Friday, December 7, 2012

The Great Game Of Witchers

In 2007 a small Eastern European game developer (CD PROJEKT RED)...shows BIOWARE how to use their own Aurora engine. The original Witcher was the game that Neverwinter Nights had promised (but never managed) to be. Two years later BIOWARE picks up the glove and comes back with a strong response, the masterpiece Dragon Age: Origins. Unfortunately, its sequel, Dragon Age 2, does not live up to expectations. And this is all the opening the perfect sequel needed to come in and, once more, steal the show.

There was to be an Xbox version of this game (and, probably a PS3 one later on). Nevertheless, The Witcher 2 is a game designed from start to finish for the PC. In an age when 7-8 years old consoles set the standard this is very important. From the brand new engine to the very last script line, everything that could be recreated from scratch was and everything that could be improved shows improvement.  
The story is now even deeper; the graphics are several notches higher (even better than most modern First-Person Shooters); character development has been both streamlined and more balanced; equipping Geralt is now more detailed whereas loot is abundant.
It is possible (although not necessary) to import your character from the first Witcher. If, like me, you liked the original game, you will simply love the sequel.

The graphics are simply A-MA-ZING! I like the way the rock formations catch the moving shadows and how the wind stirs up dust. I like the subtle movement of the grass and the exploding colors of the wild flowers. I like the textures of the clothes, the shine of the armor and the glint of the swords. I like the way the sun gets in your eyes and the way rays of light play with the tree foliage.
What is also important, these graphics and dynamic lighting are achieved even on medium-built systems. Even more impressively, the game is set in a day/night cycle, and this is reflected not only on the levels of ambient light but also on the activities of the surrounding world.

Remember how in most RolePlaying games approaching a Non-Playing Character (NPC) usually means he or she would utter any one of a small number of preset phrases? After a while, you have heard them all and it got very predictable. Well, prepare to be surprised. Again and again.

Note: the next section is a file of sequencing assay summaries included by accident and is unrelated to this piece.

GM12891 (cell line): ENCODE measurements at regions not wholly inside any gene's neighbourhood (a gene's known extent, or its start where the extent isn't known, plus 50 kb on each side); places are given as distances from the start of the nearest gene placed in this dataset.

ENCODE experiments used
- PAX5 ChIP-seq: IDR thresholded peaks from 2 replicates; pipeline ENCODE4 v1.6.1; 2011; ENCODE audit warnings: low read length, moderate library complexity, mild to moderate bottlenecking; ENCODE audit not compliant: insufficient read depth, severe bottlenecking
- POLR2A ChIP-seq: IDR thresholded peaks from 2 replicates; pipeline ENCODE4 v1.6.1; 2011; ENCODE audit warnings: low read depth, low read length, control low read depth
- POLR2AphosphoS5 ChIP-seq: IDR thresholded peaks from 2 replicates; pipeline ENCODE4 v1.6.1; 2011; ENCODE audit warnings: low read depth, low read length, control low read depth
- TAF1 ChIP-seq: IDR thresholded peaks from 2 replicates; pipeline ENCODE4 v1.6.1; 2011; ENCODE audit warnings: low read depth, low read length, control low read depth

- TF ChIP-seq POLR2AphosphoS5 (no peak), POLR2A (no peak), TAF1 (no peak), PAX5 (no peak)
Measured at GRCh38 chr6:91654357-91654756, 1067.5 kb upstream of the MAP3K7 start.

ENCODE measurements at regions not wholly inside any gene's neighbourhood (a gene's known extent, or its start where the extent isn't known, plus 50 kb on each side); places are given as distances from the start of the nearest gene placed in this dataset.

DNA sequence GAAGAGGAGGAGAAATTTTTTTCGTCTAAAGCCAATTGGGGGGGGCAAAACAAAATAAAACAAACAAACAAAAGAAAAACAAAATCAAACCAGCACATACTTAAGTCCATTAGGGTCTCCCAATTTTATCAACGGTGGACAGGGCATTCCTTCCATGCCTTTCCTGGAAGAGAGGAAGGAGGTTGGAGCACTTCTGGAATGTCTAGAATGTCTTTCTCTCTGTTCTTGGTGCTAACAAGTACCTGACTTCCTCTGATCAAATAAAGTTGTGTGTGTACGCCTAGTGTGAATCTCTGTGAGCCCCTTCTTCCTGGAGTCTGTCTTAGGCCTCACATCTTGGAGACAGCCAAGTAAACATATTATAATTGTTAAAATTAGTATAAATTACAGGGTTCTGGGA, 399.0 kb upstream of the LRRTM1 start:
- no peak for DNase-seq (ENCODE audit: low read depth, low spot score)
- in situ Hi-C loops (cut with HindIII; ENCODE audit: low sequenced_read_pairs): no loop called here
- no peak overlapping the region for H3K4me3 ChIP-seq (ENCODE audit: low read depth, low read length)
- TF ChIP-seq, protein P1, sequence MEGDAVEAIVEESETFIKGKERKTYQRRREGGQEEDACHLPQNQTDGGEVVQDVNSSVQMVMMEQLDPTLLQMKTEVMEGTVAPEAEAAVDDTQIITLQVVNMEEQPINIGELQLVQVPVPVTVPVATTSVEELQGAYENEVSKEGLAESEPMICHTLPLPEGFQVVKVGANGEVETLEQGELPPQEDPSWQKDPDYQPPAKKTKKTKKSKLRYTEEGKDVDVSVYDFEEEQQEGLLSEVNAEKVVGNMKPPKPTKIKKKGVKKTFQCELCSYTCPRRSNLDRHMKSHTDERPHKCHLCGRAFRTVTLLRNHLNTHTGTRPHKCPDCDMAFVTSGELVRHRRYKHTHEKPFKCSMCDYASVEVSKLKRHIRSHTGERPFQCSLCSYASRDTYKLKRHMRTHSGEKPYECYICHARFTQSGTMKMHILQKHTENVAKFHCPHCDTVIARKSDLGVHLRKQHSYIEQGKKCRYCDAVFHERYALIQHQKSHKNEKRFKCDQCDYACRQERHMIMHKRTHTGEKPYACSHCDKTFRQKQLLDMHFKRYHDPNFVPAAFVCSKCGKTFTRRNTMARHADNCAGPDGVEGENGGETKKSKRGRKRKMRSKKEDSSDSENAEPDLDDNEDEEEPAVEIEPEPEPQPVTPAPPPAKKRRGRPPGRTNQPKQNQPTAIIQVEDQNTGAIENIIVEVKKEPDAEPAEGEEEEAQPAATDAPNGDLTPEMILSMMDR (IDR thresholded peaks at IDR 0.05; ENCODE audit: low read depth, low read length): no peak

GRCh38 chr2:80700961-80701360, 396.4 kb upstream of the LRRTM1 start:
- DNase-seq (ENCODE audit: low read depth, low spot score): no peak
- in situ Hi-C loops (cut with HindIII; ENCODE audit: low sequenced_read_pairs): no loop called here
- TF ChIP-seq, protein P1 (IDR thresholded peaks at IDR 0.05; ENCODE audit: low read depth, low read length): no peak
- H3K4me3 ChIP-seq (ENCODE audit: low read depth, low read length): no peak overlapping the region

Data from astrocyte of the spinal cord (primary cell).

This is a world you will truly be immersed into. A world that wakes up, goes to work, gossips, bickers and barters, and unwinds in the tavern. Walk the same streets at night and they are eerily empty. And that is without taking into account the ever changing weather!
The immersion is so total for yet two other reasons: not only is the world fully open from the very beginning (no blocked areas or closed bridges!) but there are no loading delays between areas (only between chapters).

Geralt is a real warlock, combining a mix of sword fighting with potions and spells. These are the three main character developing trees, Swordmaster, Alchemist or Mage. Sword moves, potion ingredients and spells can be combined - and all choices are meticulously balanced.
With the original Witcher it took me a while to master the timed sword-strokes - but it was really satisfying after that. In the sequel, sword-fighting has been simplified to the classic mod - and that is one of the gripes I have with this game (yes, us gamers are sure fickle!). The other is the short dialogue options. I like my cRPGs wordy.
Now, the story is far from being linear. Choices matter and choosing a path will bifurcate the story, most of the times irrevocably. And the story in The Witcher 2 is as important as the fighting.
What I also appreciated was the return of consequences. Those of you who have played Baldur's Gate Saga know that bashing or picking the lock of a chest was a punishable offense if anyone saw you. In contrast, in Dragon Age: Origins you could rob the town blind and (quite unrealistically) the NPCs could not care less. Well, in this game, your character better behave or face the ever vigilant guards.

The first retail versions of this game came with a simple disc-check, implemented by SecuROM. If you own Fallout 3, for example, you have experienced the same thing. Compared to the customer-abusing schemes out there (UBISOFT's and 2K-GAMES' ears should be burning at this point) I find this solution not ideal but palatable. And yet it gets better: the game is now DRM-FREE!  
Even from launch, acknowledging the fact that most gamers would rather not have to deal even with this mild version of DRM, the developers made sure to also release a (digital) GOG version of the game which was DRM-free. Then, the very first patch (and all patches can be applied by simply using the game's launcher), removed all traces of the DRM. The Enhanced edition that came later was DRM-free from the very beginning.
Just for thinking like a gamer and truly respecting their customers, CD PROJEKT RED gets full marks in my books!

I have only praises for this magnificent sequel to a great game. It was one of the rare cases when I pre-ordered a game before I knew anything about it and was rewarded with a game that exceeded my highest expectations.  I do have some advice for the game developers though.
First, keep showing the same respect to your customers and you will see that gamers know how to repay this with equal respect and loyalty. And finally, when the mega-publishers show up at your door with their mesmerizing bags of money, try to remember what happened to so many great game developing groups in the past that did not resist to temptation.

With my Highest Recommendations!
(and not only because, as promised, all of their past and future DLCs are free!)

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